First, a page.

Boone and Bridges (2003) (in Miller and Niemiller (2006, p. 22)) found that water contamination caused by pesticide and roadway runoff poses a considerable threat to cave systems. Hayes et al. (2006, p. 40) suggest that amphibians are particularly vulnerable to pesticides due to their highly permeable skin combined with the fact that their critical reproductive and developmental stages occur while they are in aquatic environments. Some persistent pesticides are active at low environmental concentrations and act as endocrine disrupters in amphibians, causing delayed metamorphosis, developmental retardation, and stunted larval growth (Hayes et al. 2006, p. 40).

According to Miller and Niemiller (2008, p. 13), there are few water quality data available for caves where the Berry Cave salamander is documented, and the source of the streams is not well understood. Niemiller (2006, p. 96) observed three individuals in Meades Quarry Cave and three in Mudflats Cave, caves that are heavily silted and prone to flooding (Miller and Niemiller 2006, p. 22). The Mudflats Cave system is thought to be affected by residential pollution (e.g., herbicides, pesticides, exhaust runoff, and silt load) from a nearby housing development (Miller and Niemiller 2008, p. 13), although no studies have been done to substantiate this (Miller, pers. comm., 2005). Caldwell and Copeland (1992, p. 3) suggest that increased “through flow” (water passing through the cave) can flush salamanders and their aquatic invertebrate food base from caves as well as introduce contaminants into them at a quicker rate. Miller and Niemiller (2006, pp. 22-23) cite Boone and Bridges (2003) as evidence of adverse effects to amphibian species from pesticide contamination, but note that regular flooding of caves appears to wash silt from the systems and that data on the long-term effects to the species from “through flow” fluctuations are lacking.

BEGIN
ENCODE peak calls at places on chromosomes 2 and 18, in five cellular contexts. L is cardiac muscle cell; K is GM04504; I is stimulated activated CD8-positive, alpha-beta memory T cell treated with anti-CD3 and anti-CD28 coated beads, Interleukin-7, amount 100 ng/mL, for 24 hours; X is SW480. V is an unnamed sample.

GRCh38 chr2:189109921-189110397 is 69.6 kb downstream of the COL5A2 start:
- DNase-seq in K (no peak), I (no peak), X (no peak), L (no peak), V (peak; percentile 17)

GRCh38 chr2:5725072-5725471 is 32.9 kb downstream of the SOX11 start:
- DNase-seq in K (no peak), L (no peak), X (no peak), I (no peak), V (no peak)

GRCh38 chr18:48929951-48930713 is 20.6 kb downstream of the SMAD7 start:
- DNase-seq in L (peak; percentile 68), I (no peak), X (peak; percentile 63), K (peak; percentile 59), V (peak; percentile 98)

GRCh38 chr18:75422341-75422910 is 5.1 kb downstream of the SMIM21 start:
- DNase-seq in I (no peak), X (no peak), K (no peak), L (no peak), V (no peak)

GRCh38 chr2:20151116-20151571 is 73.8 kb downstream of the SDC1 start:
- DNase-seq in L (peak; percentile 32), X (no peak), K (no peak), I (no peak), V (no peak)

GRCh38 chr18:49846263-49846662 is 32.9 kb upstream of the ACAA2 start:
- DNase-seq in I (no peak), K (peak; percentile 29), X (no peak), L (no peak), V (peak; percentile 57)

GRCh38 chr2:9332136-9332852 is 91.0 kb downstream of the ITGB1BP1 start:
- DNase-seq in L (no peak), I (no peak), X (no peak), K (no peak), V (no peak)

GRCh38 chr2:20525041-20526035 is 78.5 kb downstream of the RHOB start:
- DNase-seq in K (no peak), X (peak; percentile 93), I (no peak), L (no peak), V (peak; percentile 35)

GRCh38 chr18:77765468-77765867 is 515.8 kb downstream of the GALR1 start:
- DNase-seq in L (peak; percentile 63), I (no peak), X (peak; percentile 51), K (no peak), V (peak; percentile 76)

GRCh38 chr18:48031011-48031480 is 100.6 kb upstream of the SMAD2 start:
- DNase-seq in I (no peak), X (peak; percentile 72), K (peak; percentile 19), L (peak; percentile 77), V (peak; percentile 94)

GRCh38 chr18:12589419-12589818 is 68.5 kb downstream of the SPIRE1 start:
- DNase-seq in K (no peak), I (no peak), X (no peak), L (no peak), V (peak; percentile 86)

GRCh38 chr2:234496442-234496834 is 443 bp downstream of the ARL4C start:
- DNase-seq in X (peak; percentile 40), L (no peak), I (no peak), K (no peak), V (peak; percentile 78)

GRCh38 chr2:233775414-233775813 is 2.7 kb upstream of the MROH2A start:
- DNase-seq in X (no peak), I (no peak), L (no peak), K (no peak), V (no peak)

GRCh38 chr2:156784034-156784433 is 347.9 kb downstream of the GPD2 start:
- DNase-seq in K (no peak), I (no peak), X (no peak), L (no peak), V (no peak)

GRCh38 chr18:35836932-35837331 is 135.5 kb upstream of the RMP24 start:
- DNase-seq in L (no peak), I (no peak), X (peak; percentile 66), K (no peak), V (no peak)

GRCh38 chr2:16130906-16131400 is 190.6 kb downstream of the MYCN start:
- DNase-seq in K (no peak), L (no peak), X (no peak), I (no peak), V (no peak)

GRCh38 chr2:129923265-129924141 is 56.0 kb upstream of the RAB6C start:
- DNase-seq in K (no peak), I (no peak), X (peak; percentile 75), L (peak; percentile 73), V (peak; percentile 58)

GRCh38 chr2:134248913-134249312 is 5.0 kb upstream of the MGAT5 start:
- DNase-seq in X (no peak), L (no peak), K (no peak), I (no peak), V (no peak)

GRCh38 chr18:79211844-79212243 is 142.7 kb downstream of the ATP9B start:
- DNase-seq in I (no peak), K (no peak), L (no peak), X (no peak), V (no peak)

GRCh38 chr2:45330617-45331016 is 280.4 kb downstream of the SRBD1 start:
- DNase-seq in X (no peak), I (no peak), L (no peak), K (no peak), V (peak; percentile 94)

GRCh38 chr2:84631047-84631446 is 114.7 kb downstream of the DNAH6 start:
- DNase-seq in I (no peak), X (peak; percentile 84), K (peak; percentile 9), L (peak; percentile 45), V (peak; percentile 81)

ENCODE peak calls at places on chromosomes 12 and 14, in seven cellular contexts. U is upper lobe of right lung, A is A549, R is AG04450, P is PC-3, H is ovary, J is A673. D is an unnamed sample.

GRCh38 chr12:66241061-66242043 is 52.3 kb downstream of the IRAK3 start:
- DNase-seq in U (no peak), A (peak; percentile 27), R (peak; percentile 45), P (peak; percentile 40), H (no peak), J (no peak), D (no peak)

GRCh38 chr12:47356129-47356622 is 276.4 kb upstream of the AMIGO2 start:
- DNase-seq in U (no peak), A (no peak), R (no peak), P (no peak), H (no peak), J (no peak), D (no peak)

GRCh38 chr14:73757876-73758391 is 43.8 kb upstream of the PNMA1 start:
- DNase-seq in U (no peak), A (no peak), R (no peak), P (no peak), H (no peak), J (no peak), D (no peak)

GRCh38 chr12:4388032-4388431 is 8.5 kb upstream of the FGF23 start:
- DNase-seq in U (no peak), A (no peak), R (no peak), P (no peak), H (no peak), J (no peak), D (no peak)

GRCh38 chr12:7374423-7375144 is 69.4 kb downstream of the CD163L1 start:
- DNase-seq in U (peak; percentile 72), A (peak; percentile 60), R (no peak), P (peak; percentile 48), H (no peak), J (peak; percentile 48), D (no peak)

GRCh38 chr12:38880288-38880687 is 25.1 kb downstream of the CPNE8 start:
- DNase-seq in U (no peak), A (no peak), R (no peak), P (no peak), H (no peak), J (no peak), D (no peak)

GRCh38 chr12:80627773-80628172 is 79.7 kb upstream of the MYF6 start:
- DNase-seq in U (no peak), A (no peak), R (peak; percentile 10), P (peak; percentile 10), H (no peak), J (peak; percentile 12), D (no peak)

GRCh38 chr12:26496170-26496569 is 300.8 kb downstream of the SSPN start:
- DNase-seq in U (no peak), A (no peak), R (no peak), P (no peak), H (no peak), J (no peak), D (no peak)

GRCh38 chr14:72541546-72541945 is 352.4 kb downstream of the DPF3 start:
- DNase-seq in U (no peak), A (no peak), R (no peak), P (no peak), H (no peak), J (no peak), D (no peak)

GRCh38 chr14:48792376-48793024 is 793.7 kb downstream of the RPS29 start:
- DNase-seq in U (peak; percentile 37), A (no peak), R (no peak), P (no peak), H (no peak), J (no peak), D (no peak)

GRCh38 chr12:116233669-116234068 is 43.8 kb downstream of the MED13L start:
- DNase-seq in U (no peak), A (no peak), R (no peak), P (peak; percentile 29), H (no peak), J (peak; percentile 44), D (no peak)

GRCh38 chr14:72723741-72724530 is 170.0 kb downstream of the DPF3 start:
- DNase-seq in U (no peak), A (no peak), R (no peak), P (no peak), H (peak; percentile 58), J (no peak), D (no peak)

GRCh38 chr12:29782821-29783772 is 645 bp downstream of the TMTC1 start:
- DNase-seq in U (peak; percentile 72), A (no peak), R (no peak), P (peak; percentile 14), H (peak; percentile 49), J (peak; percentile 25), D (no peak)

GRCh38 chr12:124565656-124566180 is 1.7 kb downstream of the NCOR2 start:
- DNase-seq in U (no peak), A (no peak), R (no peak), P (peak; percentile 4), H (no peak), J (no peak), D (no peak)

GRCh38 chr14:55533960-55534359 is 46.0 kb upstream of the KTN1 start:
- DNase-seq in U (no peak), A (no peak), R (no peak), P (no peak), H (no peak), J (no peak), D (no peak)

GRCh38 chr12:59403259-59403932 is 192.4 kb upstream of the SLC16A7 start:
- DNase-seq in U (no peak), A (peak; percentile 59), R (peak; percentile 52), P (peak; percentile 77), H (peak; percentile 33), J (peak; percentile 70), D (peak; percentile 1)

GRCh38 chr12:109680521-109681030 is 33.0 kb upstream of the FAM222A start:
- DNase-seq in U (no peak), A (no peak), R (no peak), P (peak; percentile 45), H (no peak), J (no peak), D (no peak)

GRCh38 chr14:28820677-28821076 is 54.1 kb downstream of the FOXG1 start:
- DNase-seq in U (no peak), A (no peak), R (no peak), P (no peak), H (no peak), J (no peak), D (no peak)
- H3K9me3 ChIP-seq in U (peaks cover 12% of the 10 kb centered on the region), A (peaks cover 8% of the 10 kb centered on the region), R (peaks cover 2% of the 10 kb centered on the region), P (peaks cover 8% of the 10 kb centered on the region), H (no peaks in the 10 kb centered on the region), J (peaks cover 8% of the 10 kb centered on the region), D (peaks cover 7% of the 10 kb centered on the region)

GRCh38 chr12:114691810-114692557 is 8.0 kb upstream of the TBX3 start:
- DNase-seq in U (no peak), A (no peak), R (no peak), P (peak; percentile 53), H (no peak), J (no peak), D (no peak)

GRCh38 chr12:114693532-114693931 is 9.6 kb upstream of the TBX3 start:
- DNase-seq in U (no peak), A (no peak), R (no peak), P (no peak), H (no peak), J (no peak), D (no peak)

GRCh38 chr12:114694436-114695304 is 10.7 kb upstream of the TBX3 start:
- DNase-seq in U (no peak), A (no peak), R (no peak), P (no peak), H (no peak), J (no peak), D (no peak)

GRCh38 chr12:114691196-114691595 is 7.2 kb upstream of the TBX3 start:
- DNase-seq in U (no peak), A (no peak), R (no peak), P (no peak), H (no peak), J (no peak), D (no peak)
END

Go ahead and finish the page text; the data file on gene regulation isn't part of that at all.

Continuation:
Meades Quarry Cave continues to be greatly impacted by past quarrying activities. Niemiller et al. (2010b, p. 11) indicate that cave passages were destroyed by quarrying and that lye leaching continues to alkalize the system near the main entrance to the cave. Water pH tests reveal fluctuations in pH levels from 8.4 to 12.7 downstream of the cave entrance, and Berry Cave salamanders have been observed with chemical burns (Niemiller et al. 2010b, p. 11). Matthew Niemiller (University of Tennessee, pers. comm., 2010) suggested that removal of larger lye deposits would reduce alkalinity input if the main point source could be located.

There are substantial concerns for the six documented Knox County caves where Berry Cave salamanders are known to occur (Mud Flats, Aycock Spring, Christian, Meades Quarry, Meades River, and Fifth caves) due to growth of metropolitan Knoxville (Miller and Niemiller 2008, p. 1). Construction activities, such as residential and business developments, land clearing, and highway projects, frequently result in stream siltation, toxic runoff (e.g., solvents, chemical spills, road salt oil and grease), and urban pollution. Stream temperatures are elevated by removal of trees from riparian zones (forested land along streams and rivers), and hydrologic fluctuations result from increased silt load; elevated stream temperatures and hydrologic fluctuations both potentially affect the quantity and quality of organic matter available to cave systems. Data are currently lacking on long-term effects of hydrologic fluctuations on salamander population size, but it is thought that an increase in siltation affects reproduction (Miller and Niemiller 2006, pp. 22-23). While Berry Cave salamander populations have persisted, development is known to be occurring and affecting the salamander in all six Knox County caves. Heavy siltation is present in Mudflats Cave, believed to be associated with the Gettysvue housing development (Niemiller et al. 2010b, p. 11). Miller and Niemiller (2008, p. 13) indicate that residential housing developments and roads are being constructed near Aycock Spring and Christian caves. Development of a major roadway known as the James White Parkway (South Knoxville Boulevard) has potential to impact Berry Cave salamander populations in the Meades Quarry Cave system (Meades Quarry, Meades River, and Fifth caves) by increased siltation from construction, the creation or closures of cave openings by blasting and excavating activities which could affect organic input into the system, and an increase in impervious surface runoff that may contain various environmental contaminants (e.g., oil, herbicides, salt). Meades Quarry Cave contains the largest population of Berry Cave salamanders documented and is currently impacted by hybridization with the spring salamander and lye leaching associated with past quarrying activities (Niemiller and Miller 2010, p. 3; M. Niemiller, pers. comm., July 2010).